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Lang’ata school land developer sues Ngilu

The private developer accused of illegally taking ownership of the Lang’ata Primary School playground has renewed his fight over the prime property, with a fresh suit against Land minister Charity Ngilu and the National Land Commission (NLC).

Airport View Housing Limited wants the High Court to declare it the legal owner of the disputed land it claims to have acquired between 1989 and 1994 after successfully amalgamating two adjoined pieces of land.

The developer accuses Ms Ngilu and the NLC of accessing the land without Airport View’s permission as the registered owner of the land, and publicly declaring the firm’s directors land grabbers.


“Without according Airport View a hearing or due process as prescribed by the Land Act, the defendants dismissed the petitioner’s title hence violating its right to property and security of land rights,” the firm said in suit papers.

Airport View wants the Land minister and the NLC compelled to pay for damages suffered in the Langata Road Primary land saga, aside from getting back the land.

The suit comes barely two weeks after the developer withdrew another suit it had filed in court having been rendered void after demolition of the wall.

Justice Mary Gitumbi struck out the suit filed in January, a move that appears to have set the stage for a new vicious legal battle over the 1.4 acre piece of land.

The developer had sued City Hall in a bid to retain the land prior to demolition of a perimeter wall it had erected around the plot last December.

The firm has enjoined Nairobi City County and Attorney- General Githu Muigai in the new suit.

City Hall, has according to court documents, erected a new perimeter wall on the land with a signboard reading “owned by Langata Road Primary School”.

Justice Mumbi Ngugi directed the developer to serve the respondents and return before her on March 5 (Wednesday) for further directions.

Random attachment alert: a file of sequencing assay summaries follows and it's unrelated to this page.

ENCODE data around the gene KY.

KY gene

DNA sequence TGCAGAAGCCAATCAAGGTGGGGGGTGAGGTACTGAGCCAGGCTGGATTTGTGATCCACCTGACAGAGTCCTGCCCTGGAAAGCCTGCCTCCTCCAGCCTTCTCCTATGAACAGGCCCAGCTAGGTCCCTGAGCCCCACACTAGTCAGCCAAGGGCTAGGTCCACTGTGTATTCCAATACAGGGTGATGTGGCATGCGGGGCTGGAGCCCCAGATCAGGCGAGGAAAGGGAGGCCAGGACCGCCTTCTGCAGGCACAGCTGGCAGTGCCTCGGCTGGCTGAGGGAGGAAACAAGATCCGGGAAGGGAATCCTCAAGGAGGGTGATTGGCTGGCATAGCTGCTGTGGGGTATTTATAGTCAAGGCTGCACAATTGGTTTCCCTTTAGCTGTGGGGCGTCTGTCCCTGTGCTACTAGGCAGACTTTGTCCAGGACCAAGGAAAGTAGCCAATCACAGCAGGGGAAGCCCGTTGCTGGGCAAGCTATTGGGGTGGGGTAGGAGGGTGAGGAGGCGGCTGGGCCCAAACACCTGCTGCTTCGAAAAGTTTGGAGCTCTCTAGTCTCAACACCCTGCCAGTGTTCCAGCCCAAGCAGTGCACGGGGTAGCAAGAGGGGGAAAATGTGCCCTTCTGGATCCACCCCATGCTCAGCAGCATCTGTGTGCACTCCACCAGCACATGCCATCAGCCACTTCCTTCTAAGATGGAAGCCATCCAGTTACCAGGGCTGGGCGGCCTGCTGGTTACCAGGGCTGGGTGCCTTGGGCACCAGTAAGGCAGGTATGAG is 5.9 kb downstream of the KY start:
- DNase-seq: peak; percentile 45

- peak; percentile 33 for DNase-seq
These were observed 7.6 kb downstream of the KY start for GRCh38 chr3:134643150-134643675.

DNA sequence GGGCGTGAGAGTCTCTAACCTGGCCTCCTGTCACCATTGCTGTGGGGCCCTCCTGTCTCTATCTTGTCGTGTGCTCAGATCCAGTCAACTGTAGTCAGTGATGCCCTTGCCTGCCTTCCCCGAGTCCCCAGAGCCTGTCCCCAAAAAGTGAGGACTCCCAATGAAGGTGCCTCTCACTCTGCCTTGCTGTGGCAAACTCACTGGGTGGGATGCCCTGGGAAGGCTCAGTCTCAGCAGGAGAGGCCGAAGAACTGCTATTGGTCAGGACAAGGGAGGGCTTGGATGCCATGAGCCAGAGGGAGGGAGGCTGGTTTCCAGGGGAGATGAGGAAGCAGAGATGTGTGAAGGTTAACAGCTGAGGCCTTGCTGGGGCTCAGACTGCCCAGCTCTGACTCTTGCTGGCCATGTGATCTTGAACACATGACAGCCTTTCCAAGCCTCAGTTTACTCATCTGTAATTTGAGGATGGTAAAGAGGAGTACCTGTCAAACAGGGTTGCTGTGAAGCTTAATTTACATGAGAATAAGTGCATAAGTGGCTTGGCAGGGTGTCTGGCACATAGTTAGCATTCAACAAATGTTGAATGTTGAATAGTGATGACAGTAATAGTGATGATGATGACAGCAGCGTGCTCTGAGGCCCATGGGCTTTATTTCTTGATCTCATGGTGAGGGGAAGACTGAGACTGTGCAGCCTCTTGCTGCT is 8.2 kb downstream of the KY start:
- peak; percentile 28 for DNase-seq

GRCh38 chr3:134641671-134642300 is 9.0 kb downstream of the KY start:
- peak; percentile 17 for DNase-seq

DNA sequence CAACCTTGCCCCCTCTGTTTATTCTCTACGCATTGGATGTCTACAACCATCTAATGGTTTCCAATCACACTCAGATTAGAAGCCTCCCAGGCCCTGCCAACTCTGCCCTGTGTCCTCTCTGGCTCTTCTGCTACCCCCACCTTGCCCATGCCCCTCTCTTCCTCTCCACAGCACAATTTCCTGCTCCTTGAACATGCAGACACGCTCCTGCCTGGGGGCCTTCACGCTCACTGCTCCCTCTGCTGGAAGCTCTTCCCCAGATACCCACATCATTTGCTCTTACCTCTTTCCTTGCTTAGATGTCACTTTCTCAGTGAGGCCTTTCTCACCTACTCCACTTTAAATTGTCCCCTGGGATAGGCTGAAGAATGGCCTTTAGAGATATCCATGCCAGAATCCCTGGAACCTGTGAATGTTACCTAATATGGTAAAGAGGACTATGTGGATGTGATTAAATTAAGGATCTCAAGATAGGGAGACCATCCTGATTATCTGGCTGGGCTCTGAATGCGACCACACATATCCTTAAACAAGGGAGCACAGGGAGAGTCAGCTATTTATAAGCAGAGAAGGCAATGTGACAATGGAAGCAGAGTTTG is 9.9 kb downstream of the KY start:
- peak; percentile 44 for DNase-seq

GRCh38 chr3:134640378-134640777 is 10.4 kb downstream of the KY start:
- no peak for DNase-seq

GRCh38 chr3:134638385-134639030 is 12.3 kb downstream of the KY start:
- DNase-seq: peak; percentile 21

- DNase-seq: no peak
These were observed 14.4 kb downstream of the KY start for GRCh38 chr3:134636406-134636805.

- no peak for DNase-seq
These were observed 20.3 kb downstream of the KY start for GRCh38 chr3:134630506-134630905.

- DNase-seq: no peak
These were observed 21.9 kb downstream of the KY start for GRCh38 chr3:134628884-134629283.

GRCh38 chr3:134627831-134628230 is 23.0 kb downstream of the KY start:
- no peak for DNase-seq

The developer accuses the NLC of ignoring a number of issues raised at a hearing on February 13, forcing it to file the second suit regarding the land.

Airport View claims it paid Sh2.7 million to the government between 1989 and 1994 for 10.9 acres, which the disputed 1.4 acres is part of.

Ms Ngilu last month named Nairobi contractor Harbans Singh as Airport View’s largest shareholder with 3,000 shares.

Mr Singh is best known as a politically connected Kanu-era contractor associated with a former president and a former vice-president.

The other directors are Mandip Singh Amrit and Kamal Prakash Amrit who own 1,000 shares each, and Manjit Singh Amrit who does not hold any shares in the firm.


Ms Ngilu and NLC chairman Muhammad Swazuri, while declaring Langata Road Primary the valid land owner of the land, said they had carried out investigations into the matter, something Airport View has challenged saying it was not given a chance to defend itself.

The shareholders released a statement last month in which they denied the land grabbing claims, insisting that they had validly acquired the land.

Mandip Singh Amrit has blamed City Hall for the demonstration by pupils and activists that led to the destruction of a perimeter fence it had put up in preparation for the land’s development.

The scene turned ugly after police fired teargas at the demonstrators, sparking public anger. The ensuing backlash saw the police suspend the local commander Elijah Mwangi.

Five children were injured in the incident.